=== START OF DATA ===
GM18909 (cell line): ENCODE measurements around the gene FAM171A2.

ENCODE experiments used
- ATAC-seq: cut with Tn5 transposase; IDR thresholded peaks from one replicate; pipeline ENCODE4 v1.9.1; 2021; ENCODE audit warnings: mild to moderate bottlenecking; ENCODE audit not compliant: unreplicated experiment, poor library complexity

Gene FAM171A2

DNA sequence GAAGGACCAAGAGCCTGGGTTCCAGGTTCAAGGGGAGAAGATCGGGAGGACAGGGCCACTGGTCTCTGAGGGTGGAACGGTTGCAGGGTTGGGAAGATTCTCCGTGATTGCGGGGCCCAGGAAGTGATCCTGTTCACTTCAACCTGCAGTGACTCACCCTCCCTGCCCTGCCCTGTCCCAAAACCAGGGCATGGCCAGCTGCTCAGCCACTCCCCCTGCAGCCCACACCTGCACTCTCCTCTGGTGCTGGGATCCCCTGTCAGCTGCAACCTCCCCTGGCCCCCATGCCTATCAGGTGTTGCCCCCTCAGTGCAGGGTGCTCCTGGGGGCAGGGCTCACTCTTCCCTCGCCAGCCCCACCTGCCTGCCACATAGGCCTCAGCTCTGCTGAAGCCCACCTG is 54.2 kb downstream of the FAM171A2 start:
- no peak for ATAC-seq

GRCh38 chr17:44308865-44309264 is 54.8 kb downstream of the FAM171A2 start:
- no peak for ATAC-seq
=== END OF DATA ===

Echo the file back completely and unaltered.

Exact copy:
GM18909 (cell line): ENCODE measurements around the gene FAM171A2.

ENCODE experiments used
- ATAC-seq: cut with Tn5 transposase; IDR thresholded peaks from one replicate; pipeline ENCODE4 v1.9.1; 2021; ENCODE audit warnings: mild to moderate bottlenecking; ENCODE audit not compliant: unreplicated experiment, poor library complexity

Gene FAM171A2

DNA sequence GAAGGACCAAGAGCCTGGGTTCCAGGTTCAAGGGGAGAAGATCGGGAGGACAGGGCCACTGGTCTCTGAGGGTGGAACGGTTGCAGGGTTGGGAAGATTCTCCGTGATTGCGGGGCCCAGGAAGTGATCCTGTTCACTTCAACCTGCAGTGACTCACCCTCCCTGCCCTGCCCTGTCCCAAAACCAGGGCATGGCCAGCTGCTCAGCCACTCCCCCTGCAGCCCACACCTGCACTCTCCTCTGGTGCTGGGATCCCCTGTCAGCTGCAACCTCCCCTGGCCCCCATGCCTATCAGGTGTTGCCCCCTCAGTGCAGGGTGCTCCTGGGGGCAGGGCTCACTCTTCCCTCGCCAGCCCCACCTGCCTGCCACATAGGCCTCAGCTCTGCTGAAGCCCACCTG is 54.2 kb downstream of the FAM171A2 start:
- no peak for ATAC-seq

GRCh38 chr17:44308865-44309264 is 54.8 kb downstream of the FAM171A2 start:
- no peak for ATAC-seq